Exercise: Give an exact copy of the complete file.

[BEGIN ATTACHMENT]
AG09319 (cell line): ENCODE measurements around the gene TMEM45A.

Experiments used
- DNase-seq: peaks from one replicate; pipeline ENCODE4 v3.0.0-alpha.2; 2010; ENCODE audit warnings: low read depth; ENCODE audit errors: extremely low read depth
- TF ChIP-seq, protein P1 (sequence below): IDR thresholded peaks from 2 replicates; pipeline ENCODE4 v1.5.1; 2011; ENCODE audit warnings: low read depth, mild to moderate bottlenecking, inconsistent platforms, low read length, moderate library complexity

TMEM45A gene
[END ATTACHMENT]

AG09319 (cell line): ENCODE measurements around the gene TMEM45A.

Experiments used
- DNase-seq: peaks from one replicate; pipeline ENCODE4 v3.0.0-alpha.2; 2010; ENCODE audit warnings: low read depth; ENCODE audit errors: extremely low read depth
- TF ChIP-seq, protein P1 (sequence below): IDR thresholded peaks from 2 replicates; pipeline ENCODE4 v1.5.1; 2011; ENCODE audit warnings: low read depth, mild to moderate bottlenecking, inconsistent platforms, low read length, moderate library complexity

TMEM45A gene